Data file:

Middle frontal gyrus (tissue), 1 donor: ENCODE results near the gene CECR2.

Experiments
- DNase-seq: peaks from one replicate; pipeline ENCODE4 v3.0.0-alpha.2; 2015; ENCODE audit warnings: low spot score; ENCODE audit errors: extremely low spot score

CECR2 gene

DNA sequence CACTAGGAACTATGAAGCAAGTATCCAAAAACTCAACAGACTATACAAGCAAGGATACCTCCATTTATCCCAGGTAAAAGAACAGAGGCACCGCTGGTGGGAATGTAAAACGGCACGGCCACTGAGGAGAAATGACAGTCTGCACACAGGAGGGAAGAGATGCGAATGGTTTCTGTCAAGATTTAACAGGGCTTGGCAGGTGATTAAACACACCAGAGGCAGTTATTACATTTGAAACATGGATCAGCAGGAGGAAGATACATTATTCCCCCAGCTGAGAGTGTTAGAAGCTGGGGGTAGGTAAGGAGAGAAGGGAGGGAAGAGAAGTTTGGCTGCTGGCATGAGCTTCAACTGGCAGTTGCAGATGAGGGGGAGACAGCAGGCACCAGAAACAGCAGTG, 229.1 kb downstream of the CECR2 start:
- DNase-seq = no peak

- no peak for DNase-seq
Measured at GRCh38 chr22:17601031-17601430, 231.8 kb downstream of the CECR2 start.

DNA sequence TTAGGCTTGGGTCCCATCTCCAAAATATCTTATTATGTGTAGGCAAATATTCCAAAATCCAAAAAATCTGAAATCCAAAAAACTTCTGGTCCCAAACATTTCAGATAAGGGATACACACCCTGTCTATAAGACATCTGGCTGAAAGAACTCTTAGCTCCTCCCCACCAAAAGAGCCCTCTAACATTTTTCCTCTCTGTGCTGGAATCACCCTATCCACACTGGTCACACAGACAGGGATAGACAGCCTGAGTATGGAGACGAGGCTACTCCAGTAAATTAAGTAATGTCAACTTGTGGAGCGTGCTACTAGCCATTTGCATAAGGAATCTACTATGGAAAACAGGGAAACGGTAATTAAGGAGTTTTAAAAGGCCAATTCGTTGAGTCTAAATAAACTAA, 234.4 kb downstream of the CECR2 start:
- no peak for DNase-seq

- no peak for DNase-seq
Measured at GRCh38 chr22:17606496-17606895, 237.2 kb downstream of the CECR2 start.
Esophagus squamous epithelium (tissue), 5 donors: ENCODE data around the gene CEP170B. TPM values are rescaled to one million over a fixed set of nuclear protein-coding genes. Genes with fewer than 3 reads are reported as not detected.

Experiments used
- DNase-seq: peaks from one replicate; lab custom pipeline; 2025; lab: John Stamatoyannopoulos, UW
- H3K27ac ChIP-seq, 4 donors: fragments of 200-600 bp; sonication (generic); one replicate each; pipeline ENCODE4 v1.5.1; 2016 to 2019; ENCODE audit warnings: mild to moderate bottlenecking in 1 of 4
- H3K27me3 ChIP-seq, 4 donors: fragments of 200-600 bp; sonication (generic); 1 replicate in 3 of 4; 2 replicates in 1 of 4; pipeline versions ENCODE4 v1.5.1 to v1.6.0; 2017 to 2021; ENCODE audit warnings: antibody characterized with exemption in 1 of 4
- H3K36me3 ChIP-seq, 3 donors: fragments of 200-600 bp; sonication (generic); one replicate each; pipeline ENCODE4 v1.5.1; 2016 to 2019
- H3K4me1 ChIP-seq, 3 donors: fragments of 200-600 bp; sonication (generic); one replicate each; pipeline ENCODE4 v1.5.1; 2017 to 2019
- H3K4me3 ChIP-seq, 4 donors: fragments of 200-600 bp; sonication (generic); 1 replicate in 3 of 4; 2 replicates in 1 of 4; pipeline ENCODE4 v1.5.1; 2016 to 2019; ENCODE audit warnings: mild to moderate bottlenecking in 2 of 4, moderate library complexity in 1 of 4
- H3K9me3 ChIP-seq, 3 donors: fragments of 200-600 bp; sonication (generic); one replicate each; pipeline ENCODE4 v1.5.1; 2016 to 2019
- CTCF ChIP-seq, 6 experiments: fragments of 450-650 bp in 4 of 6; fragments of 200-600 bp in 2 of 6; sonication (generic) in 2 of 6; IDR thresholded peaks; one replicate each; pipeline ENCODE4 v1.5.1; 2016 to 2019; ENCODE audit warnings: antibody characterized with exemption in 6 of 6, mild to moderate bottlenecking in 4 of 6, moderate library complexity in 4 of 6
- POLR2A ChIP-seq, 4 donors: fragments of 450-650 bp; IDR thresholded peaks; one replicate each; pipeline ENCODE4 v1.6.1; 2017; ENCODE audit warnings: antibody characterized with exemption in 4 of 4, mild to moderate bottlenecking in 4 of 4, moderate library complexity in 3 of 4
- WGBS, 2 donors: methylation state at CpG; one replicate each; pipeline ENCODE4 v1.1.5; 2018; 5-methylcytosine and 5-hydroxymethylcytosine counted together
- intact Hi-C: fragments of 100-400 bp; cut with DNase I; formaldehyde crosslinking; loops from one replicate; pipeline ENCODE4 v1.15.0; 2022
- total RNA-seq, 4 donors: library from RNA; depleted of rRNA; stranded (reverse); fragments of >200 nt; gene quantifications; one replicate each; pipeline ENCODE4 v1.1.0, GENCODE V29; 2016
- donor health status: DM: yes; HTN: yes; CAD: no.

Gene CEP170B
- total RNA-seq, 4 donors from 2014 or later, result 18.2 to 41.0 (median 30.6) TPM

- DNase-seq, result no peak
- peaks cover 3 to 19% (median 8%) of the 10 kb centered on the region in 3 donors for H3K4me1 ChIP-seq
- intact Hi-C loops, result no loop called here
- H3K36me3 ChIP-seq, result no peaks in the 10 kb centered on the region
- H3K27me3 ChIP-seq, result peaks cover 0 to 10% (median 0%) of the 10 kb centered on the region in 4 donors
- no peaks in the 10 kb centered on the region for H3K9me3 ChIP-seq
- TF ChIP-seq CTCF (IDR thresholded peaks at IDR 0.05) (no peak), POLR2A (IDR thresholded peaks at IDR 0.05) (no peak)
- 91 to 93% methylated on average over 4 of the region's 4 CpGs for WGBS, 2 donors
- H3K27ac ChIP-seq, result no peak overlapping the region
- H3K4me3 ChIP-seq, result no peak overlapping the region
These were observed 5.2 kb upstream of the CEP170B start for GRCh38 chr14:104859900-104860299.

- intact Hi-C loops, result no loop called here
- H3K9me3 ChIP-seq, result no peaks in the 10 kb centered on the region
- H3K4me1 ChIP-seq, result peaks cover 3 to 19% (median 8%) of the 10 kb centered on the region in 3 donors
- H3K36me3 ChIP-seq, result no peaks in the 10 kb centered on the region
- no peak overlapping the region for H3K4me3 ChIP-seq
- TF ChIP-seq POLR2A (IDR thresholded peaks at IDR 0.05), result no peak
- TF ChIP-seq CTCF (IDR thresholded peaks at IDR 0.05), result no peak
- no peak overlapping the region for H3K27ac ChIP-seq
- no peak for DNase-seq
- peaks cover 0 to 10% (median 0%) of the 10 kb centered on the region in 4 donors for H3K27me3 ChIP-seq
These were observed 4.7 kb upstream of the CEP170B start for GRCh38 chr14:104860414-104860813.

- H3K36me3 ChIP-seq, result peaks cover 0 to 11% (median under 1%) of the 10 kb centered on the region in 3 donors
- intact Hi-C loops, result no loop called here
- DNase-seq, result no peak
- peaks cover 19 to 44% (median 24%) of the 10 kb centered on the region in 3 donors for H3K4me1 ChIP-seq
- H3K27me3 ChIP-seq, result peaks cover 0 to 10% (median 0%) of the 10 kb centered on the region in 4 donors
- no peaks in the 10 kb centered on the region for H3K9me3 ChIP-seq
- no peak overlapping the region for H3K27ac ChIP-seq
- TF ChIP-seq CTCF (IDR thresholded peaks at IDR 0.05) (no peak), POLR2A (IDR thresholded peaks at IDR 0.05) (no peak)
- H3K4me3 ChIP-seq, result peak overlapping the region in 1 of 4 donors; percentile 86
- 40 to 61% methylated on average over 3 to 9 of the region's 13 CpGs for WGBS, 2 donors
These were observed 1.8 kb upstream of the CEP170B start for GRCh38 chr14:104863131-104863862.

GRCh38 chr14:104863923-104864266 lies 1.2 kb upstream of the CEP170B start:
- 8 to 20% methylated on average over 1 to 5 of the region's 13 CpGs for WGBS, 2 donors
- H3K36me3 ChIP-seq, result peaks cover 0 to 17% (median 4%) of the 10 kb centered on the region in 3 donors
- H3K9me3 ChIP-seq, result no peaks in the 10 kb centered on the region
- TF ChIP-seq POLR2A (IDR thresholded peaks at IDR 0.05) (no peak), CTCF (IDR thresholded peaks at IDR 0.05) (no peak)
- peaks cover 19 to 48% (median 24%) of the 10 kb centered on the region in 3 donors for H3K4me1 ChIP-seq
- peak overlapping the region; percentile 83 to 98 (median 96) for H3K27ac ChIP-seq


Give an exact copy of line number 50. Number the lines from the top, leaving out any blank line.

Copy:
- peaks cover 0 to 10% (median 0%) of the 10 kb centered on the region in 4 donors for H3K27me3 ChIP-seq